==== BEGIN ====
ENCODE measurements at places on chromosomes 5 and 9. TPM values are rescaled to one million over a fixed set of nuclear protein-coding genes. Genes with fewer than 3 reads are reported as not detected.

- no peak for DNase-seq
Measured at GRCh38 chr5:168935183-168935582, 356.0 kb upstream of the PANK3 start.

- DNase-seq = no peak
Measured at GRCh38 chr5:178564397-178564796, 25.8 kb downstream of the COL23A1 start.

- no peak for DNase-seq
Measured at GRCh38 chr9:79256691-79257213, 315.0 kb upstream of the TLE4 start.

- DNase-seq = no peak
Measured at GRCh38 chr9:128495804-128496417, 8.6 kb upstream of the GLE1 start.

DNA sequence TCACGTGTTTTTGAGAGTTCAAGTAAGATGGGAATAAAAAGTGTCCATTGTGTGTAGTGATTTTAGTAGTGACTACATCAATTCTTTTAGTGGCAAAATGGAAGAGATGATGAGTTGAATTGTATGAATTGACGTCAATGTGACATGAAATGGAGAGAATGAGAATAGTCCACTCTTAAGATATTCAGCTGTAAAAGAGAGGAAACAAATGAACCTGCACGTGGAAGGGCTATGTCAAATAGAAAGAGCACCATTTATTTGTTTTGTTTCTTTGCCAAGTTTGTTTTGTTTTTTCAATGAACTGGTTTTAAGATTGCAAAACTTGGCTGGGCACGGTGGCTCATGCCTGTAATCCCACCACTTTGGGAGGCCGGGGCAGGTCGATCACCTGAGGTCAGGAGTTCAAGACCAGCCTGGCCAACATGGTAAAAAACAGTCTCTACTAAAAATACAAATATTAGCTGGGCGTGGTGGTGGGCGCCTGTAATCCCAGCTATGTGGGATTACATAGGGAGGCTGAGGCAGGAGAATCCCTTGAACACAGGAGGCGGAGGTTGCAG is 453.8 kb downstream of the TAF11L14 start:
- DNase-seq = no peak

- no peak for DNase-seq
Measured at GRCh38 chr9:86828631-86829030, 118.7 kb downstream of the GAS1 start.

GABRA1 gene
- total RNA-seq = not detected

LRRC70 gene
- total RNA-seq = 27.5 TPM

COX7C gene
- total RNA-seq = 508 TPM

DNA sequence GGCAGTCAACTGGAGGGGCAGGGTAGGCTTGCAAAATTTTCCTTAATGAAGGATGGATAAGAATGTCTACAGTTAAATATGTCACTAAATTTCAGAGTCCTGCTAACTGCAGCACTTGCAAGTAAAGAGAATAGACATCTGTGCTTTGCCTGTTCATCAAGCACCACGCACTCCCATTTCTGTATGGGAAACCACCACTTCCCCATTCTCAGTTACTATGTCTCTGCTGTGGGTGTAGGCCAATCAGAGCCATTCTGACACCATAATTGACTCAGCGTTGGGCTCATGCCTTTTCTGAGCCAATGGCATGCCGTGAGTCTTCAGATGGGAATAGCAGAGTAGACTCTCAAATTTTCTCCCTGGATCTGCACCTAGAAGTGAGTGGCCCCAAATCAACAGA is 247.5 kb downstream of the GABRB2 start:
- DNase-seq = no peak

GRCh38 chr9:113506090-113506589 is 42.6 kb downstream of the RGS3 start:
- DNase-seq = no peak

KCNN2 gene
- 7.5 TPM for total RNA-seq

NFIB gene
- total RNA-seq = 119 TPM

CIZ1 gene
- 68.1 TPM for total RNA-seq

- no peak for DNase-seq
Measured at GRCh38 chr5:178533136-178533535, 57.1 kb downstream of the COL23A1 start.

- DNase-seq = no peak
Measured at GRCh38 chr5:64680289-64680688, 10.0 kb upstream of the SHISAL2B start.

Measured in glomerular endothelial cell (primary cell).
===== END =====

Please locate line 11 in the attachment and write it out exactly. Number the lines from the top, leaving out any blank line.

- DNase-seq = no peak